Laying Out a Path to Success for Students and the University
The buzz around SUNY’s budget this year has focused on one subject in particular: tuition. Over the past several weeks, students have expressed their concern over incrementally rising tuition rates. To address these concerns, the State University of New York Board of Trustees held a press conference on Wednesday, March 23rd in Albany to announce that, if the Legislature provides SUNY with $73 million in direct state investment, the Board can freeze resident undergraduate tuition at state-operated campuses.
“At a time when less than half of all New Yorkers hold a college degree and more than 70 percent of all jobs in our state will soon require one, the need for investment in public higher education cannot be overstated,” Chancellor Nancy L. Zimpher said. “SUNY is at the precipice of moving the dial on college completion to the tune of 150,000 graduates per year, but we will not reach our goal without sufficient support from the state.”
In 2011 Governor Cuomo and the State Assembly enacted NYSUNY 2020, an initiative meant to spur economic growth across the state through the strengthening of New York’s public colleges and universities. The mission: elevate SUNY as a catalyst for regional economic development and affordable education. To account for these enhancements to the education system, students have been asked over to invest more in SUNY, expecting that New York State would also do their part.
“Our students have increased their investment for the last five years, and the state hasn’t,” said SUNY Board Chairman H. Carl McCall.
McCall stated in the press conference that if Governor Cuomo, the Senate, and Assembly give SUNY $73 million in direct state aid, enough to cover projected mandatory costs for next year, a tuition increase can be eliminated.
“If the state increases their share of direct support to cover SUNY’s $73 million in projected mandatory costs, we can take a tuition increase off the table…it’s what our students and our campuses deserve,” McCall said. “…we cannot afford to go backward on the critical reforms of NYSUNY 2020. We cannot go back to unpredictable tuition spikes like those of the past.”
In addition, SUNY is also calling for growth in Base Operating Aid for SUNY’s 30 community colleges, beginning with a $285 increase per student for the 2016-2017 academic year.
“This would provide state investment in these colleges approximately equal to the average increase in costs beyond their control, such as employee benefits, which grow annually,” said Trustee Hank Duella.
Thomas Mastro, President of the Student Assembly, member of the SUNY Board, and student at Binghamton University, commented on the benefits that NYSUNY 2020 has provided the state. Since its inception five years ago, the legislation has led to the hiring of 919 faculty, creation of 350 academic programs, and development of large-scale, high-impact projects on campuses. However Mastro, along with the Student Assembly, recognizes that the funding to pay for mandatory costs such as utilities, state-negotiated contracts, and investment in student services, needs help.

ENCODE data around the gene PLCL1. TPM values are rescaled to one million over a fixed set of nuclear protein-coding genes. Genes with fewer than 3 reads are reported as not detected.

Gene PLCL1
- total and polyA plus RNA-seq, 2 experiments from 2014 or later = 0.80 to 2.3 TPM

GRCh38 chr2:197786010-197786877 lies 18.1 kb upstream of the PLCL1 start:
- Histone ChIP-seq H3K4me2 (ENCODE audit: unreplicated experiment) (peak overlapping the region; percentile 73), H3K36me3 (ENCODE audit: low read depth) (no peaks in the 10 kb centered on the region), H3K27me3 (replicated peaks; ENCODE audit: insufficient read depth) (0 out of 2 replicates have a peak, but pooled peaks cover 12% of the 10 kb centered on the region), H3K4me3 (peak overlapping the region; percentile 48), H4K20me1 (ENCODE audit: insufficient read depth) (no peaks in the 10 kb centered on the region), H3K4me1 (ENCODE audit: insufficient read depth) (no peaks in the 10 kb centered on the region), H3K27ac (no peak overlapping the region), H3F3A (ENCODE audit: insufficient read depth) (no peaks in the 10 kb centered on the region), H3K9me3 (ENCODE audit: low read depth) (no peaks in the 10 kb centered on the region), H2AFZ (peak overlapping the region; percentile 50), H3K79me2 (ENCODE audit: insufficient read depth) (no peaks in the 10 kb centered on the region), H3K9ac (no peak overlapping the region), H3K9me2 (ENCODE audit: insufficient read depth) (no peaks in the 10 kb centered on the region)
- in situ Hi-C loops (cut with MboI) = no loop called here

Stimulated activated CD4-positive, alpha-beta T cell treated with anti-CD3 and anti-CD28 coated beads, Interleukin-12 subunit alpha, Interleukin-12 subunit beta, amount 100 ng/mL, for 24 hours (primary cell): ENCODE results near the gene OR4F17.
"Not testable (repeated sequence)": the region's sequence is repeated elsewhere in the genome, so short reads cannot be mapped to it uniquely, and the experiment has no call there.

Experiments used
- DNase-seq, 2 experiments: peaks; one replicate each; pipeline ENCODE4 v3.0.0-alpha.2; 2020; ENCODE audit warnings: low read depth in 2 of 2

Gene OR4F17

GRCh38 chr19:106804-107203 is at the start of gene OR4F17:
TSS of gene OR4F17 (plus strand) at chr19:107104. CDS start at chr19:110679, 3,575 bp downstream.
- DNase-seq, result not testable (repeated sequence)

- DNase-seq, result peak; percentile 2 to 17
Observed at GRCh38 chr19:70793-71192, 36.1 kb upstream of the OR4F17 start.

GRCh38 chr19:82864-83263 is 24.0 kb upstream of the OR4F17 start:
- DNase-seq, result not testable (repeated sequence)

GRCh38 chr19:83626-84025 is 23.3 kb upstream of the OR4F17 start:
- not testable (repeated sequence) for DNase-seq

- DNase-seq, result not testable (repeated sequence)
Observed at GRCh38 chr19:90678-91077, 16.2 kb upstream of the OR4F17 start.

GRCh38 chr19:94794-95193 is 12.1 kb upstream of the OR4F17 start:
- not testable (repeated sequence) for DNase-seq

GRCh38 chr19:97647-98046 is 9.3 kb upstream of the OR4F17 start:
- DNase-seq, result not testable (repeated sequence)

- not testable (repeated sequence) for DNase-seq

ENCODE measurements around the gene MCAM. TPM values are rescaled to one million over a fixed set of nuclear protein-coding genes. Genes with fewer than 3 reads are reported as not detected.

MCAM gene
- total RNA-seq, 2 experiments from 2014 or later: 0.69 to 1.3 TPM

“We know that an education, and the infrastructure behind it, requires funding. And we know that funding has to come from somewhere,” Mastro said. “That is why last March, the Student Assembly voted overwhelmingly 59-4, to support the continuation of NYSUNY 2020.”
Chancellor Zimpher added that the issue at hand is not solely about tuition increases. The main goal of NYSUNY 2020 is to provide quality education and SUNY is trying their best to do just that for their students, as well as for the benefit of the state as a whole. A renewal of the legislation, which has been an economic development game changer for New York, will keep this successful momentum going.
“SUNY’s budget is not just about tuition,” Chancellor Zimpher said. “It is about ensuring that SUNY students have what they need to finish college and enjoy a successful living in New York.”
Showing support, Mastro endorsed the renewal of NYSUNY 2020 and assured that tuition authority should stay with the SUNY Board of Trustees. He also called upon the state to help even out these costs to provide the best education possible to students at all 64 SUNY campuses statewide.
“The Board of Trustees has provided the State a path to avoid a tuition hike at our State-operated campuses: paying their fair share and giving us the $73 million in funding that we need to squeeze by,” Mastro said. “No one, including the Board, wants to raise tuition if they don’t have to. On behalf of the 465,000 students of SUNY, I implore the State to fund SUNY at the level we deserve. Public higher education in New York deserves better.”